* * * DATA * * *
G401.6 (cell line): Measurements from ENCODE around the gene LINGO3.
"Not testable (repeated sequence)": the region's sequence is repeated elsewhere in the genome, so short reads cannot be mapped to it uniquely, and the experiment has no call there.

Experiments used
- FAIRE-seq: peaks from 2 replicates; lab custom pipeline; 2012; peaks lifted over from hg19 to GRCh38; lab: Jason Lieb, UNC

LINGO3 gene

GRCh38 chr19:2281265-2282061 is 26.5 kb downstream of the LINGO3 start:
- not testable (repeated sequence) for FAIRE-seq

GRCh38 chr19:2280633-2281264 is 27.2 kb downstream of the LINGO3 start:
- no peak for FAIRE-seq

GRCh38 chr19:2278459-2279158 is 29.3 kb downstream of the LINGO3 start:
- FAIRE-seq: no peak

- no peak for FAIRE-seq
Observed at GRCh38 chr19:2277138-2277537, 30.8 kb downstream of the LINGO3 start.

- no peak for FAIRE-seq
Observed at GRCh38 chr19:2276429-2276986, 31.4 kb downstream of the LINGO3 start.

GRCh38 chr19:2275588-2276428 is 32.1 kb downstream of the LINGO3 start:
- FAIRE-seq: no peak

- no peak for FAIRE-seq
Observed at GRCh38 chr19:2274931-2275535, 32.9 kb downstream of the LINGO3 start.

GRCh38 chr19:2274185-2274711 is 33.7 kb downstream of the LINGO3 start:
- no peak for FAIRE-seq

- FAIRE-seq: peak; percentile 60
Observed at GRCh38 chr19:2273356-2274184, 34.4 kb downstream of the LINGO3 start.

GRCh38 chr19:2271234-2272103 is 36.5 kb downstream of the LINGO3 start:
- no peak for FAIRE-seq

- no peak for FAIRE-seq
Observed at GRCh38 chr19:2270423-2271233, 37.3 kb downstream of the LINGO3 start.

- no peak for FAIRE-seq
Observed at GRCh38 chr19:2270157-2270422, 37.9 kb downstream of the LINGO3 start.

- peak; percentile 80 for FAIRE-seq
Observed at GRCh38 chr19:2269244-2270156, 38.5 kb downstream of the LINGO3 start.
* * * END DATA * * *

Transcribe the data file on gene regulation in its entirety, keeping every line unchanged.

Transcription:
G401.6 (cell line): Measurements from ENCODE around the gene LINGO3.
"Not testable (repeated sequence)": the region's sequence is repeated elsewhere in the genome, so short reads cannot be mapped to it uniquely, and the experiment has no call there.

Experiments used
- FAIRE-seq: peaks from 2 replicates; lab custom pipeline; 2012; peaks lifted over from hg19 to GRCh38; lab: Jason Lieb, UNC

LINGO3 gene

GRCh38 chr19:2281265-2282061 is 26.5 kb downstream of the LINGO3 start:
- not testable (repeated sequence) for FAIRE-seq

GRCh38 chr19:2280633-2281264 is 27.2 kb downstream of the LINGO3 start:
- no peak for FAIRE-seq

GRCh38 chr19:2278459-2279158 is 29.3 kb downstream of the LINGO3 start:
- FAIRE-seq: no peak

- no peak for FAIRE-seq
Observed at GRCh38 chr19:2277138-2277537, 30.8 kb downstream of the LINGO3 start.

- no peak for FAIRE-seq
Observed at GRCh38 chr19:2276429-2276986, 31.4 kb downstream of the LINGO3 start.

GRCh38 chr19:2275588-2276428 is 32.1 kb downstream of the LINGO3 start:
- FAIRE-seq: no peak

- no peak for FAIRE-seq
Observed at GRCh38 chr19:2274931-2275535, 32.9 kb downstream of the LINGO3 start.

GRCh38 chr19:2274185-2274711 is 33.7 kb downstream of the LINGO3 start:
- no peak for FAIRE-seq

- FAIRE-seq: peak; percentile 60
Observed at GRCh38 chr19:2273356-2274184, 34.4 kb downstream of the LINGO3 start.

GRCh38 chr19:2271234-2272103 is 36.5 kb downstream of the LINGO3 start:
- no peak for FAIRE-seq

- no peak for FAIRE-seq
Observed at GRCh38 chr19:2270423-2271233, 37.3 kb downstream of the LINGO3 start.

- no peak for FAIRE-seq
Observed at GRCh38 chr19:2270157-2270422, 37.9 kb downstream of the LINGO3 start.

- peak; percentile 80 for FAIRE-seq
Observed at GRCh38 chr19:2269244-2270156, 38.5 kb downstream of the LINGO3 start.